Maternal Exposure to Pesticides linked to Autism in Children


Exposure to certain pesticides while in the mother’s womb can increase the risk of autism spectrum d

isorder (ASD) or autism in children, a new study says.

Autism is a developmental disorder that leads to significant social, communication and behavioural changes.

In the study, pregnant women who lived near fields sprayed with pesticides like organophosphates, pyrethroids and carbamates had two-thirds greater risk of giving birth to a child with autism or other developmental delays than others. Exposure to the chemical during the second and third trimester posed the greatest risk.

For the study, Irva Hertz-Picciotto and colleagues from the University of California – Davis Health System in US looked at nearly 1,000 women and their children enrolled in the Northern California-based Childhood Risk of Autism from Genetics and the Environment (CHARGE) Study. Through questionnaires, mothers provided their residential details before and after conceiving the child.

Researchers used the California Pesticide Use Report to collect information on pesticide application. It provided details about the exact place, date and doses of particular pesticides applied in California.

Based on the information, they later calculated each participant’s proximity to the pesticide applied sites and noted down the particular chemical each person was exposed to while expecting their child.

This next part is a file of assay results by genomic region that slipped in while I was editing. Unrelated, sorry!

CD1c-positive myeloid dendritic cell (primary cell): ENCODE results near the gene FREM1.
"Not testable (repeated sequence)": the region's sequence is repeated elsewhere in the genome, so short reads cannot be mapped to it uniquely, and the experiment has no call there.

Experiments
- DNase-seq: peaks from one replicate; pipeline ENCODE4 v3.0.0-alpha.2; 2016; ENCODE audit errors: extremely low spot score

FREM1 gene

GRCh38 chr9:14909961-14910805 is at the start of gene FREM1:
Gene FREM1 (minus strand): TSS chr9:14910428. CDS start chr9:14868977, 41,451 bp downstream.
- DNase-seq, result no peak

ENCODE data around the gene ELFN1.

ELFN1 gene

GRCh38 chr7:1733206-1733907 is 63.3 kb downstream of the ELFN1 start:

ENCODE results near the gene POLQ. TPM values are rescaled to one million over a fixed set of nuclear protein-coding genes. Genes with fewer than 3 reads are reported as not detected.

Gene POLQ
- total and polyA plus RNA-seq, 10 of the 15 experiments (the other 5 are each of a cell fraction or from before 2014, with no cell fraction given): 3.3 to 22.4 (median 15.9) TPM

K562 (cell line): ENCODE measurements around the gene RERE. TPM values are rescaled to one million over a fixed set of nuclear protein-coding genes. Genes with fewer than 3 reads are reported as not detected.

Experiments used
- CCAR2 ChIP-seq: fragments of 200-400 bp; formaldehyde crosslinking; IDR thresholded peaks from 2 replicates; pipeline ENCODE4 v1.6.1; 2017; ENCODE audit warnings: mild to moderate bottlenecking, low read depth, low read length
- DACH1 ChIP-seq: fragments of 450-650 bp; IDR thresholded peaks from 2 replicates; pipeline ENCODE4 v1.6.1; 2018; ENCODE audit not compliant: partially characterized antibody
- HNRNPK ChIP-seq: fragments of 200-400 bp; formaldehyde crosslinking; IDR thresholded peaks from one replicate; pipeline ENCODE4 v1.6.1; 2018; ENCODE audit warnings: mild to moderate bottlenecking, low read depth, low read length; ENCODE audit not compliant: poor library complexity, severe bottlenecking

Living within 1.25 to 1.75 kilometres of a commercial pesticide application site during pregnancy was directly linked to the disorder in children.

“What we saw were several classes of pesticides more commonly applied near residences of mothers whose children developed autism or had delayed cognitive or other skills,” principal investigator of the study, Hertz-Picciotto, a MIND Institute researcher and professor and vice chair of the Department of Public Health Sciences at UC Davis, said in a news release.

Exposure to organophosphates class of chemical compounds, mainly chlorpyrifos in the second trimester, posed the greatest risk. Exposure to pyrethroids just before pregnancy and in the third trimester moderately increased risk of autism in children, while carbamates exposure in pregnancy increased risk of developmental delays in children.

Exposure to the “neurotoxic” chemicals during the early stages of development interferes with the complex procedures involved in brain development, researchers said. “In that early developmental gestational period, the brain is developing synapses, the spaces between neurons, where electrical impulses are turned into neurotransmitting chemicals that leap from one neuron to another to pass messages along. The formation of these junctions is really important and may well be where these pesticides are operating and affecting neurotransmission,” Hertz-Picciotto said.


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